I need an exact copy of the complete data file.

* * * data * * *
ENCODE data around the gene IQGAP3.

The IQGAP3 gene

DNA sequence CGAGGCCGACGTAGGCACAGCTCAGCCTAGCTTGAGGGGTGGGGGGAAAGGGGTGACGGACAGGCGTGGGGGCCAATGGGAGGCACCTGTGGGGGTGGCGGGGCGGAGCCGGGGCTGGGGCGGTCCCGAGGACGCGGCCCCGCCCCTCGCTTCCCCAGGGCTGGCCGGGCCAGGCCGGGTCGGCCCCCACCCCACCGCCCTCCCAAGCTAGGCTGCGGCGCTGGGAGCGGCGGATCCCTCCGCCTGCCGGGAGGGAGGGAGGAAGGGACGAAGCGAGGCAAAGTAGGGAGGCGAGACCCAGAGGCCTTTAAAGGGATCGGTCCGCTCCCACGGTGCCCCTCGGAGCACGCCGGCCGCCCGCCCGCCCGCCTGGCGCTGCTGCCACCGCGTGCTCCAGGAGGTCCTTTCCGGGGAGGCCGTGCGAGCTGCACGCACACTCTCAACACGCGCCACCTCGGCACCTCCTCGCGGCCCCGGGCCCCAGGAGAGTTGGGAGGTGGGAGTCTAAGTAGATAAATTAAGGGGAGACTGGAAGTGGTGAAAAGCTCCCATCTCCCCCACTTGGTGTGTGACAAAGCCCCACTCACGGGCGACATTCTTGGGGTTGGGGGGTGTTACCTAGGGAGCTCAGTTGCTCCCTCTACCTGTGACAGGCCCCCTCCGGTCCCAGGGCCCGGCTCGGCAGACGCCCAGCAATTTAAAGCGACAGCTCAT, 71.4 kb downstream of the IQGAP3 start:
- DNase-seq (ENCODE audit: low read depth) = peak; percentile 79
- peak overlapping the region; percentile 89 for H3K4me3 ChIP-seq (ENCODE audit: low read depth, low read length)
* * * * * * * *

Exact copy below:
ENCODE data around the gene IQGAP3.

The IQGAP3 gene

DNA sequence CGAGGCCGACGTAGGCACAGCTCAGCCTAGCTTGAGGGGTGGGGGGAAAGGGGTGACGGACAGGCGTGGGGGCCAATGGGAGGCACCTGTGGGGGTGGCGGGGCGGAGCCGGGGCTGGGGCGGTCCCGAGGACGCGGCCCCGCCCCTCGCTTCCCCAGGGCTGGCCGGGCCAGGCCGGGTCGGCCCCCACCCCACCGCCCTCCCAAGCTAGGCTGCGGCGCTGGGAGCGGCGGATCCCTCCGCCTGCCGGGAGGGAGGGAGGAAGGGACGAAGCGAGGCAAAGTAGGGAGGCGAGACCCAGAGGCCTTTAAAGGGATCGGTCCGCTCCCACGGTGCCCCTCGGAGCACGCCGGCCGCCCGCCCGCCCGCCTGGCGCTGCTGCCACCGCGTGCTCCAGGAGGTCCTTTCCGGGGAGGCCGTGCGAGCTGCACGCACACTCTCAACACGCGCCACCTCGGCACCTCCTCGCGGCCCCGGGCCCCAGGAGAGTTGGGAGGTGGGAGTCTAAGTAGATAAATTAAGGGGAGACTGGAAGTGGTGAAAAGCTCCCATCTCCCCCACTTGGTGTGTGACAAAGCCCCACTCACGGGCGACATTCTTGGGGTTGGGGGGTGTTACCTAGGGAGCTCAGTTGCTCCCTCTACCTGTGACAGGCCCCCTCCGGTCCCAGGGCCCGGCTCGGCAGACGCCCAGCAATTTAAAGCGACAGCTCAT, 71.4 kb downstream of the IQGAP3 start:
- DNase-seq (ENCODE audit: low read depth) = peak; percentile 79
- peak overlapping the region; percentile 89 for H3K4me3 ChIP-seq (ENCODE audit: low read depth, low read length)